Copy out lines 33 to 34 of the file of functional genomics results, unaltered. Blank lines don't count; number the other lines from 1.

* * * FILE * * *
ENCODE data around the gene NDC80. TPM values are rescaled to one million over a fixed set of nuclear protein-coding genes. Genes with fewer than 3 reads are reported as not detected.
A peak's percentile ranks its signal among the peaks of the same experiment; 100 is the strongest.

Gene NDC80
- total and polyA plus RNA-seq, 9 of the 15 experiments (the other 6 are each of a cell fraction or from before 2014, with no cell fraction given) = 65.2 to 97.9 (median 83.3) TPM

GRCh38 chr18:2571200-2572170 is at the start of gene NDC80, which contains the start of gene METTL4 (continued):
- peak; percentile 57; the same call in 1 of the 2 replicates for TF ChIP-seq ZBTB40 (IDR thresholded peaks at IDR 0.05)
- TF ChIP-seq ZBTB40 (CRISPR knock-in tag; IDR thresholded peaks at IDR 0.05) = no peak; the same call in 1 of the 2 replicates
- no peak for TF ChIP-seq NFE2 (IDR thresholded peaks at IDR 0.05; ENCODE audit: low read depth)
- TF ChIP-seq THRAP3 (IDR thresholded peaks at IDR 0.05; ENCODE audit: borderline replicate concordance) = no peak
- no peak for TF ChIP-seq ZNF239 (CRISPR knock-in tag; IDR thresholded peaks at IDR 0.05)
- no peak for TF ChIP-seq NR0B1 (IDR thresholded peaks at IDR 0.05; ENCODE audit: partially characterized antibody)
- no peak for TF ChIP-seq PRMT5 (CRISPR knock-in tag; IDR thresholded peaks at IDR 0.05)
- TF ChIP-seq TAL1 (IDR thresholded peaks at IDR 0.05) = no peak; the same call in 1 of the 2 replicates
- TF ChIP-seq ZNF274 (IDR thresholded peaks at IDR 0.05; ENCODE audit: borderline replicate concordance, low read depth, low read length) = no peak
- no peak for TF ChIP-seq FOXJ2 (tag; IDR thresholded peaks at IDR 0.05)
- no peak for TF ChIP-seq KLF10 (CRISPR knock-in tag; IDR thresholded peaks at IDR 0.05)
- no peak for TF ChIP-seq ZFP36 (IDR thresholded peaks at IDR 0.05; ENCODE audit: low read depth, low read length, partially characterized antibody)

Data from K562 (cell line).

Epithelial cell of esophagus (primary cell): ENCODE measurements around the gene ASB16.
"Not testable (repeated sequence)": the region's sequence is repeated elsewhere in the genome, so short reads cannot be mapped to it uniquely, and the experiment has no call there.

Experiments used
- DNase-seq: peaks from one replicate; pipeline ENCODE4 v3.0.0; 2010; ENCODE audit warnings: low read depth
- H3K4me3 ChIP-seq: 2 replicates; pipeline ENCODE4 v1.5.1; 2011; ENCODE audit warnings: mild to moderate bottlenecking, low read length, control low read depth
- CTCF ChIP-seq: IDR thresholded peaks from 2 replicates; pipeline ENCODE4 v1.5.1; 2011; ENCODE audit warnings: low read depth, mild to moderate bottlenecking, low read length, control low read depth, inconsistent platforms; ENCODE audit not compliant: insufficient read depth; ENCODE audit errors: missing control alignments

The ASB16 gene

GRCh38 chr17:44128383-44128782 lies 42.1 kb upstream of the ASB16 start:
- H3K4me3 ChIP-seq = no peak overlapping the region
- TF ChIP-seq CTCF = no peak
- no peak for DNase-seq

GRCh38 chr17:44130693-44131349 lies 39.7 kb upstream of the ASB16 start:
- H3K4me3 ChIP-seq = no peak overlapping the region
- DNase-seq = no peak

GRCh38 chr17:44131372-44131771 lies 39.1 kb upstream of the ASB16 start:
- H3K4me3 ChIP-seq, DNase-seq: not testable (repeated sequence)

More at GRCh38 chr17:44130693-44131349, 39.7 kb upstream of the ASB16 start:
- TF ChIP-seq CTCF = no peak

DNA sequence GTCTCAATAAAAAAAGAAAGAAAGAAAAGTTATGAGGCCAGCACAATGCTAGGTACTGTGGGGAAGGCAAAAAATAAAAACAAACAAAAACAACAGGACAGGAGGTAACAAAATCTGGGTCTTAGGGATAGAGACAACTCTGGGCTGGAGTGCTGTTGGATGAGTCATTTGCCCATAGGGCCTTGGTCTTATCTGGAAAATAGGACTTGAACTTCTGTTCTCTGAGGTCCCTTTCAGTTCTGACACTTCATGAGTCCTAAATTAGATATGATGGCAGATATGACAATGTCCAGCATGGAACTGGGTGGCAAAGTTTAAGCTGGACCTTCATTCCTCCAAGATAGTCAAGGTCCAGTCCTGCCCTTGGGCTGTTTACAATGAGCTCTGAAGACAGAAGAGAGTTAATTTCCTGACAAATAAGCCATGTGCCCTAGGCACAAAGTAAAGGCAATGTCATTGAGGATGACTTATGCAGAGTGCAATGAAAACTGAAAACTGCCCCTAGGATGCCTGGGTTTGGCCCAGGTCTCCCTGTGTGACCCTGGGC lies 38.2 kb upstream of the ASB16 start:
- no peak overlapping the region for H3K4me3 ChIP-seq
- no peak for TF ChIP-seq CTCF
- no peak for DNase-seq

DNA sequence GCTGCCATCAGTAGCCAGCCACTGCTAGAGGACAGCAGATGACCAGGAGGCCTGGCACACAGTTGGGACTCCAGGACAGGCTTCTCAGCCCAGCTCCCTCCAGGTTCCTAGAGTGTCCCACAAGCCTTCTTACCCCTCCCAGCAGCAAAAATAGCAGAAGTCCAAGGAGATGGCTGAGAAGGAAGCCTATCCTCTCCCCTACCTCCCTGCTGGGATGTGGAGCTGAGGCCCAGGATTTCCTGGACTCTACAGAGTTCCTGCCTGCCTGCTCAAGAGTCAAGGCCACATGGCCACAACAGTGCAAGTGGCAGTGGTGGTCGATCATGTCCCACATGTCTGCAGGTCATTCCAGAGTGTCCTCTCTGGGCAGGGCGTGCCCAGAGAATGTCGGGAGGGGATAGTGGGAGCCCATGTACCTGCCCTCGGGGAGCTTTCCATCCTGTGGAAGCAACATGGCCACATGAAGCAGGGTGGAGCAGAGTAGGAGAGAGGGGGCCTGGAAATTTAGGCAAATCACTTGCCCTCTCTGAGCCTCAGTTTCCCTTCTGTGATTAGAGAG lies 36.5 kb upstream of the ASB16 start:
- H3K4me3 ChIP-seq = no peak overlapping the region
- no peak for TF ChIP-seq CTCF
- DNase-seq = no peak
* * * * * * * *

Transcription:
GRCh38 chr17:44131372-44131771 lies 39.1 kb upstream of the ASB16 start:
- H3K4me3 ChIP-seq, DNase-seq: not testable (repeated sequence)